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Chance Kelly is an American film and television actor who played Detective Ed Cutler on the NBC series Aquarius.[1] He is also known for starring as Lt. Col. "Godfather" Ferrando in the 2008 HBO miniseries Generation Kill and the Fox television series Fringe.

Chance Kelly
Alma materNew York University
Years active1995–present
Known forGeneration Kill, Fringe



After playing football at Ithaca College, Kelly transferred to New York University where he earned a BA in English and Writing, with the intention of pursuing a career as a writer. But, after losing a bet and in spite of a profound fear of public speaking, he entered an acting class. He was so terrified that he gave his first monologue (Brick from Cat on a Hot Tin Roof) to a brick wall. While pursuing his acting career, he also entered the amateur boxing circuit in NYC, winning the Superheavyweight division of the NYC Metros tournament. The following year, he entered the NYC Golden Gloves, winning his first fight by knockout, only to have to subsequently drop out of the competition for work on the film The Devil's Own. A few years later, he also earned an MS from Columbia University. He played Lt. Col. Stephen "Godfather" Ferrando in HBO's Generation Kill. After reading the book upon which the adaptation was based, Kelly embarked on a five-month shoot in Africa, from May to December 2007. He also developed a unique, raspy voice for the role.[2] The Boston Globe praised the "fierce edge" Kelly's performance brought to the series, opining, "Godfather leads with the competitive fury of a high school football coach. His eyes are cold fire, and Kelly, like a few other members of this cast, deserves notice at Emmy time next year."[3] On Memorial Day 2009, he was appointed Honorary Marine by the Marine Corps League (Cpl. Philip A. Reynolds Detachment - 203, Freehold, New Jersey) for his work in Generation Kill.

Kelly appeared in the first season of the science fiction series Fringe as Agent Mitchell Loeb, beginning with the episode "In Which We Meet Mr. Jones".[4][5] He portrayed Bart McDade, President and COO of Lehman Brothers, in the HBO film Too Big to Fail.[6] Kelly appears as a mysterious interrogator in the American television series Homeland.[7] He has also played recurring characters on Power (Starz), Banshee (Cinemax), House of Cards (Netflix), Legends (TNT), Hostages (CBS), Army Wives, The Whole Truth, Delocated, Rescue Me, and The Black Donnellys, He has played seven different characters on seven different Law & Order episodes. Additionally, he has also guest starred on The Blacklist (NBC), Alpha House (Amazon), Motive, Nikita, Burn Notice & The Jury, NYC 22, Blue Bloods, Unforgettable, Body of Proof, Ray Donovan, Golden Boy, and Blindspot.[4] He played the disturbing "Orange Suit Man" in M. Night Shyamalan's film Unbreakable. He has also appeared in the feature films American Sniper, Little Children, The Taking of Pelham 123,[6] Stake Land,[8] and Broken City.[9]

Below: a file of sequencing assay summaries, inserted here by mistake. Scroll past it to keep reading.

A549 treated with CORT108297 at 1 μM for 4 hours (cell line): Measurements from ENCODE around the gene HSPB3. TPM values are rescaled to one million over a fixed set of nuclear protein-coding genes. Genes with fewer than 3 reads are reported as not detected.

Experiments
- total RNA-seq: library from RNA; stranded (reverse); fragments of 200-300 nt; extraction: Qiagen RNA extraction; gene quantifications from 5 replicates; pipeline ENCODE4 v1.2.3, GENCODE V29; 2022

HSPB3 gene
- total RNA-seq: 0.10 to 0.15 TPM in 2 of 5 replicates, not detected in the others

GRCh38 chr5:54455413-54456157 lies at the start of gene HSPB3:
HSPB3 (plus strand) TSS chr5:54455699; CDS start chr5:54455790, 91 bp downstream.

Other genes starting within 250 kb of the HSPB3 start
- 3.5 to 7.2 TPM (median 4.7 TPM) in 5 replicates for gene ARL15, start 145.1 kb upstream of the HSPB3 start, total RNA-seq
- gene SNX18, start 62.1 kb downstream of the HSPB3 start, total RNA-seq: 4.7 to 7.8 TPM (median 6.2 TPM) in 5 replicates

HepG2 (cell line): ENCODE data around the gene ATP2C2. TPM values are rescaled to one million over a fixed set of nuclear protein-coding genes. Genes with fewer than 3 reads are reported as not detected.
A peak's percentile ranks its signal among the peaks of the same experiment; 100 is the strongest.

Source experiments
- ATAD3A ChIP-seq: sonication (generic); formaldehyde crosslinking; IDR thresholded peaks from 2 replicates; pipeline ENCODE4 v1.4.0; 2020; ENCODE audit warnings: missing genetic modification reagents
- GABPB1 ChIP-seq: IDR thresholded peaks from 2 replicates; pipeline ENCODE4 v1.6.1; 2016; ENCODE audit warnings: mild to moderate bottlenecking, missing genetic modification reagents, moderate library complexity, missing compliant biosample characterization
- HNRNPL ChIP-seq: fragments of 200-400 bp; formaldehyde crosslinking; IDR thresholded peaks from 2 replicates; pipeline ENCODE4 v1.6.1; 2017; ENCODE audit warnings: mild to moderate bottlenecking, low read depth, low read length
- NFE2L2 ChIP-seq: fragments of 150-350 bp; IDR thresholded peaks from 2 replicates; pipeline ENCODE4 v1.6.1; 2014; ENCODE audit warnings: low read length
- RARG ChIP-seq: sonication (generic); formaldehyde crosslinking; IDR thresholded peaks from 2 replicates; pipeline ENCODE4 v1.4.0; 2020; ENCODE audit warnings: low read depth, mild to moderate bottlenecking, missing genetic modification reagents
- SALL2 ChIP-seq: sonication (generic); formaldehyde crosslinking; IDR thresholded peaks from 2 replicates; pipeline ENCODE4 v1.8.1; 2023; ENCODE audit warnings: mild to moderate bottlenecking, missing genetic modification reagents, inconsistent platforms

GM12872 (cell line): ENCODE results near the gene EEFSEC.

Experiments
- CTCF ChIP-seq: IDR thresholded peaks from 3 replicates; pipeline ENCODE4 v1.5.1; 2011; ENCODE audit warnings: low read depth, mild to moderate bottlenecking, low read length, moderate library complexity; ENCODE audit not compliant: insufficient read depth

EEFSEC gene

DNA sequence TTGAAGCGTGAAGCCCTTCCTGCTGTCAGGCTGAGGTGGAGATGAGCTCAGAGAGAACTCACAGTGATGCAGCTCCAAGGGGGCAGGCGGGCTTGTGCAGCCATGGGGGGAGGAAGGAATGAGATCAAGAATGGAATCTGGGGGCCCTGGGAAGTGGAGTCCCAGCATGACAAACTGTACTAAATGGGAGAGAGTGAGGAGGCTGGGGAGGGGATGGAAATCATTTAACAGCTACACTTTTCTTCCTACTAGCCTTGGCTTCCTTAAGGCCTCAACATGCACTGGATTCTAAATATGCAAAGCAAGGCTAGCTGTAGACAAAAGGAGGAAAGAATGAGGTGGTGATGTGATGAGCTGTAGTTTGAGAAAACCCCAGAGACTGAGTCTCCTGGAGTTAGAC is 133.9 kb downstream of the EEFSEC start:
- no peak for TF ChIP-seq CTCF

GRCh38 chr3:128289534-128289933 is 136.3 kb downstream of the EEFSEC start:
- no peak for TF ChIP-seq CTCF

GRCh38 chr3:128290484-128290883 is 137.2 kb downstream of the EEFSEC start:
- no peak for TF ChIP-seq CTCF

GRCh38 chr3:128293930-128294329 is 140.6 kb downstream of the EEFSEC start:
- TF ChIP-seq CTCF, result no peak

Kelly has portrayed seven different characters on seven different Law & Order episodes between 2002 and 2011: Court Officer #1 (Law & Order: Criminal Intent episode #115 "Semi Professional" 2002); Det. Finch (Law & Order: Criminal Intent episode #318 "Ill Bred" 2004); Kyle Marsden (Law & Order: episode #1503 "The Brotherhood" 2004); Fireman Charlie Hugo (Law & Order: Criminal Intent episode #604 "Maltese Cross" 2006); State Trooper Lawley (Law & Order: SVU episode #819 "Florida" 2007); Elvis Howell (Law & Order: Criminal Intent episode #910 "Disciple" 2010); and Sergeant Forde (Law & Order: Los Angeles episode #113 "Reseda" 2011).

Kelly continues his writing pursuits and has several scripts in development.

Personal lifeEdit

Kelly's grandfather was screenwriter William Fay (Kid Galahad, Alfred Hitchcock Presents, Schlitz Playhouse).

Kelly holds a BA from New York University and an MS from Columbia University.

Kelly is married with three children.


  1. ^ Strachan, Alex (July 16, 2004). "Real-life boxers punch up The Jury". The Windsor Star. Retrieved April 7, 2013. (subscription required)
  2. ^ Starr, Michael (May 31, 2007). "Starr report". New York Post. Retrieved April 7, 2013. (subscription required)
  3. ^ Gilbert, Matthew (July 11, 2008). "A new HBO miniseries puts viewers on the ground with the troops in the early days of the Iraq invasion". The Boston Globe. Archived from the original on June 10, 2014. Retrieved April 7, 2013. (subscription required)
  4. ^ a b "Chance Kelly: Credits". TV Guide. Retrieved April 7, 2013.
  5. ^ Griffin, Bryant L. (November 13, 2008). "Review: 'Fringe' - In Which We Meet Mr. Jones". Airlock Alpha. Retrieved April 7, 2013.
  6. ^ a b "Too Big To Fail: Chance Kelly". Home Box Office. Retrieved April 7, 2013.
  7. ^ Hegarty, Shane (December 15, 2012). "'Homeland' is so over. Everyone pull a cry face". The Irish Times. Archived from the original on June 10, 2014. Retrieved April 7, 2013. (subscription required)
  8. ^ Ozanich, David (April 22, 2011). "EXCLUSIVE: Kelly McGillis Talks Stake Land". MovieWeb. Retrieved April 8, 2013.
  9. ^ Hoffman, Jordan (January 17, 2013). "'Broken City' Review". Screencrush. Retrieved April 7, 2013.

External linksEdit